The crew over at the YouTube channel, The Slow Mo Guys, point their cameras at fast-moving events like potato guns firing, glass breaking, etc., so when they made a video of an M4 Sherman tank firing at a range out in the desert, we knew it was a must-see. And, yes, watching a World War II tank fire in slow motion is as fun as it sounds.
The video is above, obviously, and there are a few great spots to concentrate on. The first shot comes at 2:15, but they replay it in slow-motion at 2:35 and the video plays slowly enough that you can clearly see the round leave the barrel, see the burnt and unburnt powder leave the barrel, and then see the unburnt powder ignite in the open air into a large fireball.
Around 3:50, you can see the blast from the tank knock the glasses off of one of the crew members, but the really cool stuff comes at 6:10 when they fire the tank and then track the round with the slow-motion cameras. In these shots, you can see the 75mm round spinning as it leaves the barrel. There’s even a bit of yaw as the round flies toward the tank at the end of the range.
The cameras are so sensitive that you can even see the shock and heatwaves from the initial blast and then the round’s flight.
As an added bonus, the guys got their hands on a 152mm Russian artillery piece which, according to them, is the largest privately owned piece of artillery in the world. It’s only 3mm smaller than the guns mounted on the Paladin. So it’s approximately a 6-inch shell that they fire, twice, at watermelons.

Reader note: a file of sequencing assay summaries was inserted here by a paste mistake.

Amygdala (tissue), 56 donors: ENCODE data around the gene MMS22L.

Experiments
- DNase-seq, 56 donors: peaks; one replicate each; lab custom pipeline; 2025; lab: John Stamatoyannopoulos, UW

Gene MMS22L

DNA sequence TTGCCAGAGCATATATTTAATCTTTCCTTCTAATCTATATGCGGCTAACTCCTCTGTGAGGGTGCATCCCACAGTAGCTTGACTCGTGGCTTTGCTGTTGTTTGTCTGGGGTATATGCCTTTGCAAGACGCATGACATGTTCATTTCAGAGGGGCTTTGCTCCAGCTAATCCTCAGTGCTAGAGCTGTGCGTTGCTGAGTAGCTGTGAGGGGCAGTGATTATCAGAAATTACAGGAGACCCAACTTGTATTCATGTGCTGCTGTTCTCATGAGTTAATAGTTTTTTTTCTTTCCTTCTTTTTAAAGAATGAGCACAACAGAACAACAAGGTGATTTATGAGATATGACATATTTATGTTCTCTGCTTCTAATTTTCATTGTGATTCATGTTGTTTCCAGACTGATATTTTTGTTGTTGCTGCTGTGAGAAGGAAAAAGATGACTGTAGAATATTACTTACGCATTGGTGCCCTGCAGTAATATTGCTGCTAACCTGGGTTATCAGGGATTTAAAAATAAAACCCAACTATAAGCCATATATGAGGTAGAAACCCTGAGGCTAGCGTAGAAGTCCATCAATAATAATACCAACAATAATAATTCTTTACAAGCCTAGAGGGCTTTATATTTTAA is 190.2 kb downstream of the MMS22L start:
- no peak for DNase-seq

You might think that, somewhere along the way, someone in the staff of a senior senator from Kentucky would have figured out what Duffel Blog really was. Instead, in 2012, a concerned constituent actually had the Senator’s office send a formal letter to the Pentagon concerning Duffel Blog’s report of the VA extending benefits to Guantanamo Bay detainees.
Duffel Blog and its writers are more than brilliant. What it does at its best is play the role of court jester – delivering hard truths hidden inside jokes. In the case of Senator McConnell’s office sending a letter of concern to the Pentagon over a Duffel Blog piece, the site was hammering the VA, equating using its services to punishing accused terrorists in one of the most notorious prisons in the world.
We laugh, but they’re talking about the VA we all use – and we laugh because there’s truth to the premise.